Over the last few days I’ve written about the four major steps in organizational storytelling, modeled after Joseph Campbell’s Hero’s Journey. But, even with all the right elements in place, there are pitfalls to avoid.

For one, be sure you are telling your story to the right audience.  Or rather, have the right story for the audience.

Ensuring your story resonates with your listeners requires you know something about them. I am not talking about deep market research. Just some basic facts will do. If you are speaking before a group, are they from a particular industry? Have a common need, vision or issue? If it is an individual, do you know them personally? (If not, keep the story as universal as possible.)

For instance, if you are speaking to a group of people in the hospice industry do not tell a story about how your rock climbing injury kept you from reaching the top of Mount Everest. If you are a CEO and are lamenting about your contractor problems on your beach house before an audience that could never afford such a luxury, expect to miss the mark.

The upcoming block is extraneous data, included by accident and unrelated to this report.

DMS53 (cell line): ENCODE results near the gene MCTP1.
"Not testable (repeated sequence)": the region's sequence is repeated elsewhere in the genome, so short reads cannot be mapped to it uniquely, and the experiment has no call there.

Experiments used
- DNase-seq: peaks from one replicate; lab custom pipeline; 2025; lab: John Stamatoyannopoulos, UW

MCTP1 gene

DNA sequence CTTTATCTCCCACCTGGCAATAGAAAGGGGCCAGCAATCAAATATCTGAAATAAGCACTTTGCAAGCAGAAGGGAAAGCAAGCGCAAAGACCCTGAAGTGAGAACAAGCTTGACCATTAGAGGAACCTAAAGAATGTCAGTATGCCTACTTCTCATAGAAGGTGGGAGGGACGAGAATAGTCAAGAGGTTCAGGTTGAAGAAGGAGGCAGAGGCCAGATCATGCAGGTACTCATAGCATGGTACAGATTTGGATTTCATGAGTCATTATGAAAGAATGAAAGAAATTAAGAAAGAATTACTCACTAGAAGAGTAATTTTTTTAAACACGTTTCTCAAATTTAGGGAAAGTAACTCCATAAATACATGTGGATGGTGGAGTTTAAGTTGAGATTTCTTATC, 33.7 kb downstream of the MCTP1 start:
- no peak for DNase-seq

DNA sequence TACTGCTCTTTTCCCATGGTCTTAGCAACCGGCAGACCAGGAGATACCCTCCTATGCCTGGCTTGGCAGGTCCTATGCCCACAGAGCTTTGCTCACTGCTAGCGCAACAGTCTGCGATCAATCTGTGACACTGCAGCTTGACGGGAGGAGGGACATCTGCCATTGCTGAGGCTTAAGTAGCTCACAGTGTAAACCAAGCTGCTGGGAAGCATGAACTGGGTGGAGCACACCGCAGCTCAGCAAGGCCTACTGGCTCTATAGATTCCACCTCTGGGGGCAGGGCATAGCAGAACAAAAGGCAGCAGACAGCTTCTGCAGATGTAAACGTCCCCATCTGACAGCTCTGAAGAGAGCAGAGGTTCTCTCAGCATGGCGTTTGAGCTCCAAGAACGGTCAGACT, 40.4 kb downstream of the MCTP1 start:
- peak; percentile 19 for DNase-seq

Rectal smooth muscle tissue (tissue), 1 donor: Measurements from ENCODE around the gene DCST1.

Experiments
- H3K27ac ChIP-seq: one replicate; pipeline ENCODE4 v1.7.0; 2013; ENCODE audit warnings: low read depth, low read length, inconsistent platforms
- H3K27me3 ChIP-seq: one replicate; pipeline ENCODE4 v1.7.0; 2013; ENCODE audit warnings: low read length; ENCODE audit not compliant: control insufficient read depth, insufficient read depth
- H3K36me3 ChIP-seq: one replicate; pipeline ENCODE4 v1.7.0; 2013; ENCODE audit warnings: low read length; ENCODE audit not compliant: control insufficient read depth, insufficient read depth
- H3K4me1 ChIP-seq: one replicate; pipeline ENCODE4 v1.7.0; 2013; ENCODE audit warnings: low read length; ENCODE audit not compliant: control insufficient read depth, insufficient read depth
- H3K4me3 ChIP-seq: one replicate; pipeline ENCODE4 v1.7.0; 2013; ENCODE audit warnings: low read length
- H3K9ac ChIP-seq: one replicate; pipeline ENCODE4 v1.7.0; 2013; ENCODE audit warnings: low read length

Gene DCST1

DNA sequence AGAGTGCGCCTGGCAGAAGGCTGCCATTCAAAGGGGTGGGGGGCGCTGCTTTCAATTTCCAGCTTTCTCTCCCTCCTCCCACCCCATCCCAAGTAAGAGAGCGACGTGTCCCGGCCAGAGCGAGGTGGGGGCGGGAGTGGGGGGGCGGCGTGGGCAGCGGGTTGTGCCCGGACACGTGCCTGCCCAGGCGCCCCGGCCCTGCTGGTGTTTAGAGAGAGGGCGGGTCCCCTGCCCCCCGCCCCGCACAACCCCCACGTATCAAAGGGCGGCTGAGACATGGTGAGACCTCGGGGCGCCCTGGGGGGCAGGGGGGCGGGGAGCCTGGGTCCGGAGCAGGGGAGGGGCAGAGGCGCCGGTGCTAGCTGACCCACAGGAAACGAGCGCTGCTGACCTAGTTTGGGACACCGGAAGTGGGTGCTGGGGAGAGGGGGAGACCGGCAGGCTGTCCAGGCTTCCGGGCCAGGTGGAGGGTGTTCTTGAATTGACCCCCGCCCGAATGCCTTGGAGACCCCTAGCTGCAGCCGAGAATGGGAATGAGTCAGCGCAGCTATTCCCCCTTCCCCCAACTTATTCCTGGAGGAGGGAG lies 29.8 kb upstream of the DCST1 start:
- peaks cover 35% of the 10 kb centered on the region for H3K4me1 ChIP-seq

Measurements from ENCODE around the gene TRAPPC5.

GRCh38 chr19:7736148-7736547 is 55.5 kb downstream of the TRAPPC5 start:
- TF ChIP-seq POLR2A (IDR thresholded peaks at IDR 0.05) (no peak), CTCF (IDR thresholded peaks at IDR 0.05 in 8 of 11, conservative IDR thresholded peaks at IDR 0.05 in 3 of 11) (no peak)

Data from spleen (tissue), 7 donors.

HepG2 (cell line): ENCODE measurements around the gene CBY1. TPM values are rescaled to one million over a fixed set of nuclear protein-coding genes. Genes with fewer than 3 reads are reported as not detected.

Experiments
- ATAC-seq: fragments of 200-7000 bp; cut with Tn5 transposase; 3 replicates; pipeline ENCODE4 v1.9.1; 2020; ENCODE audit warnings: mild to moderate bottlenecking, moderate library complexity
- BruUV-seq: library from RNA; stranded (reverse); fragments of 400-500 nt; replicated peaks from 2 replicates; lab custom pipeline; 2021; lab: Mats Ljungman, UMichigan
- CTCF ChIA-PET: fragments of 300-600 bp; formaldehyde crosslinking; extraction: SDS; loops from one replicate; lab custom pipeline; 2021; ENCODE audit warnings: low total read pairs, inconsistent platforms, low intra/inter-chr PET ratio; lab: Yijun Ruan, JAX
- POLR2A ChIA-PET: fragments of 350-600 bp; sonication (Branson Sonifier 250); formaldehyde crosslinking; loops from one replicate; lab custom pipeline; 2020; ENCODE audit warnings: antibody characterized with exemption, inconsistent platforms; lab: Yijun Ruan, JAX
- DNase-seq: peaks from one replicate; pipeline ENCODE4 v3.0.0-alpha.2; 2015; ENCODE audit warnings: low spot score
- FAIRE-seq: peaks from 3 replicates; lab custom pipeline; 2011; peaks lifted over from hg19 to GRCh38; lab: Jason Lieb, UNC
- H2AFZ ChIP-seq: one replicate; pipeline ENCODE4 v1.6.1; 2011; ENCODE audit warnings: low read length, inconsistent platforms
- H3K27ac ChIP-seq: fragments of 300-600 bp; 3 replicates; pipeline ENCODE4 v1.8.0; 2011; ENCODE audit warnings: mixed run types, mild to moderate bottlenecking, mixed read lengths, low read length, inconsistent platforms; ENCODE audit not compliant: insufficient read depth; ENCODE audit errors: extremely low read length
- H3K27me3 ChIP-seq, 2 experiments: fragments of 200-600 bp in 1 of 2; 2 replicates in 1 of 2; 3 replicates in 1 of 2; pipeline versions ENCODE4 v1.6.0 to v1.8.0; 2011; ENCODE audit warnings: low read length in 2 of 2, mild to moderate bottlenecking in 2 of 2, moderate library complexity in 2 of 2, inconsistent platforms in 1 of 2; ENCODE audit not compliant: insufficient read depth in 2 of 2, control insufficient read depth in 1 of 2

Universal themes are always the safest bet, unless you know the group or individual intimately. Being relevant is more important than being titillating.

Part Four Of Knowing Your Audience: Their Spotlight Pitch

The final installment of our 4 part series around knowing your audience for better messaging and storytelling is the most simple and most complex at the same time. It will require extreme objectivity, a modicum of honesty and a tinge of bravery. Here goes.

What would your customer’s spotlight or elevator pitch about you say?

  • Take a moment to enter a mental place of objectivity about your products and services.
  • Write down three key points your customer would say about you if they were trying to sell a friend on getting involved with you. (If you answered the 5 questions posted on Tuesday and conducted some “fly on the wall” monitoring from yesterday’s post, you should know these.)
  • Take out anything that you wish they would say, but probably wouldn’t.
  • Write up a 4 sentence spotlight pitch.

Now, what aspects of it should be included in your organizational story or business narrative?

Part Three of Knowing Your Audience: What do they say about you?

This is part 3 of a 4 part series on the importance of – and exercises for – knowing your audience before developing your story. Yesterday we discussed the 5 questions to ask about your audience.